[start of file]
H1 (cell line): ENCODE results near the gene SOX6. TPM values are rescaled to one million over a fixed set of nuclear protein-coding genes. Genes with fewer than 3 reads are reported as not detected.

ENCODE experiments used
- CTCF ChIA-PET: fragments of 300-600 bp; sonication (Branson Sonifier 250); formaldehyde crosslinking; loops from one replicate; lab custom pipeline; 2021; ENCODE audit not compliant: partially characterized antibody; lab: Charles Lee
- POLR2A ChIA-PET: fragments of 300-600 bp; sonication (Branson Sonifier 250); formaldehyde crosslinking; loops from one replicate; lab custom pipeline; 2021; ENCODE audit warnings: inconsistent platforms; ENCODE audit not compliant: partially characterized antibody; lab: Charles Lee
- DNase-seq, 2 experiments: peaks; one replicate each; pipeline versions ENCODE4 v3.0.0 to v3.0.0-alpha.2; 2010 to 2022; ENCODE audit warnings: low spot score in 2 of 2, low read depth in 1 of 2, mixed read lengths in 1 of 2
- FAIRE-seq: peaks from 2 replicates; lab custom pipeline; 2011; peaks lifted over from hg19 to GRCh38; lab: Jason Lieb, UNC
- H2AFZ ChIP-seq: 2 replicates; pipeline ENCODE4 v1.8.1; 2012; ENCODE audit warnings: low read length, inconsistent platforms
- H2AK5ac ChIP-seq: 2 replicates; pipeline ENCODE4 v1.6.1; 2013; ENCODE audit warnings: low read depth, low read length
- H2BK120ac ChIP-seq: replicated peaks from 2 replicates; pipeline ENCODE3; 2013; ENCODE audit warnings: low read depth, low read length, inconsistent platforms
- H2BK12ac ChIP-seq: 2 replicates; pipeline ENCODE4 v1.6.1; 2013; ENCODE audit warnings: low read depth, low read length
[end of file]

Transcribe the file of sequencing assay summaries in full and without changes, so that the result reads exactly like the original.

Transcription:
H1 (cell line): ENCODE results near the gene SOX6. TPM values are rescaled to one million over a fixed set of nuclear protein-coding genes. Genes with fewer than 3 reads are reported as not detected.

ENCODE experiments used
- CTCF ChIA-PET: fragments of 300-600 bp; sonication (Branson Sonifier 250); formaldehyde crosslinking; loops from one replicate; lab custom pipeline; 2021; ENCODE audit not compliant: partially characterized antibody; lab: Charles Lee
- POLR2A ChIA-PET: fragments of 300-600 bp; sonication (Branson Sonifier 250); formaldehyde crosslinking; loops from one replicate; lab custom pipeline; 2021; ENCODE audit warnings: inconsistent platforms; ENCODE audit not compliant: partially characterized antibody; lab: Charles Lee
- DNase-seq, 2 experiments: peaks; one replicate each; pipeline versions ENCODE4 v3.0.0 to v3.0.0-alpha.2; 2010 to 2022; ENCODE audit warnings: low spot score in 2 of 2, low read depth in 1 of 2, mixed read lengths in 1 of 2
- FAIRE-seq: peaks from 2 replicates; lab custom pipeline; 2011; peaks lifted over from hg19 to GRCh38; lab: Jason Lieb, UNC
- H2AFZ ChIP-seq: 2 replicates; pipeline ENCODE4 v1.8.1; 2012; ENCODE audit warnings: low read length, inconsistent platforms
- H2AK5ac ChIP-seq: 2 replicates; pipeline ENCODE4 v1.6.1; 2013; ENCODE audit warnings: low read depth, low read length
- H2BK120ac ChIP-seq: replicated peaks from 2 replicates; pipeline ENCODE3; 2013; ENCODE audit warnings: low read depth, low read length, inconsistent platforms
- H2BK12ac ChIP-seq: 2 replicates; pipeline ENCODE4 v1.6.1; 2013; ENCODE audit warnings: low read depth, low read length